The use of video before arthroscopic shoulder surgery to enhance patient recall and satisfaction: a randomized-controlled study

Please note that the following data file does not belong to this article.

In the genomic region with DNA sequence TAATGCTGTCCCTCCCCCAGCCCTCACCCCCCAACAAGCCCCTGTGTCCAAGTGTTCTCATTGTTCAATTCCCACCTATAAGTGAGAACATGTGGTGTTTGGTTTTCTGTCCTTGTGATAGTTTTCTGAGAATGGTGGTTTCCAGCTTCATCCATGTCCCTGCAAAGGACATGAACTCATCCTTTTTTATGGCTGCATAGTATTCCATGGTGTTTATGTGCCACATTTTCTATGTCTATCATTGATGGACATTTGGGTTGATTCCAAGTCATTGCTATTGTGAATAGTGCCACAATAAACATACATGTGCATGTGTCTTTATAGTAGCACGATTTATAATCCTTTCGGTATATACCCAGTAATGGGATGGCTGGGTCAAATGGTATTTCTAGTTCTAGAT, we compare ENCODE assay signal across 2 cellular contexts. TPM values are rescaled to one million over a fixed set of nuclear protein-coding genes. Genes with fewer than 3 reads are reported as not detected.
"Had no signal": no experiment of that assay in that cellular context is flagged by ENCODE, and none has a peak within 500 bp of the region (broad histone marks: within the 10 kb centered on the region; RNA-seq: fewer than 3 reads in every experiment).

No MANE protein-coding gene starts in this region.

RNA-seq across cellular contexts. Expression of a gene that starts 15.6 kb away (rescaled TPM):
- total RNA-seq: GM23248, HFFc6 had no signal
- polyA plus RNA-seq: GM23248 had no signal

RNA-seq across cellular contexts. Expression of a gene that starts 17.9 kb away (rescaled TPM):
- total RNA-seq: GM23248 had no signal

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BACKGROUND: Historically, the preoperative consultation has consisted of a discussion between patient and surgeon. There is a growing literature describing efforts to integrate multimedia into surgical patient education. This study aimed to assess the efficacy of an educational video tutorial on early learning of information specific to patients undergoing shoulder arthroscopy when it was used as an adjunct to the standard preoperative consultation. METHODS: This study was a surgeon-blinded, randomized controlled trial involving 40 consecutive patients requiring shoulder arthroscopy. After a preoperative consultation with an orthopaedic surgeon, patients were randomized in a 1:1 ratio to either a control group or a treatment group. The treatment group viewed a 10-minute video, which covered the expected preoperative, intraoperative, and postoperative experience. Immediately afterward, both groups completed a questionnaire measuring satisfaction and recall of information received. All patients completed a second questionnaire at the first postoperative visit that assessed overall satisfaction with their experience. RESULTS: Thirty-four patients were available for follow-up. The video group (N = 15) answered 87% of the knowledge questions correctly, whereas the control group (N = 19) answered only 56% (P = .000). There was stronger agreement in the video group that the preoperative consultation contained an appropriate amount of information (P = .039). Postoperatively, there was agreement that the video was an effective preparation tool for all stages of the surgical experience. However, there was no difference between the groups in satisfaction with their overall surgical experience. CONCLUSIONS: Video can enhance patients' operative experiences and improve their retained knowledge when it is used as an adjunct to the preoperative consultation. LEVEL OF EVIDENCE: Basic science, education methodology study, devices to improve learning.
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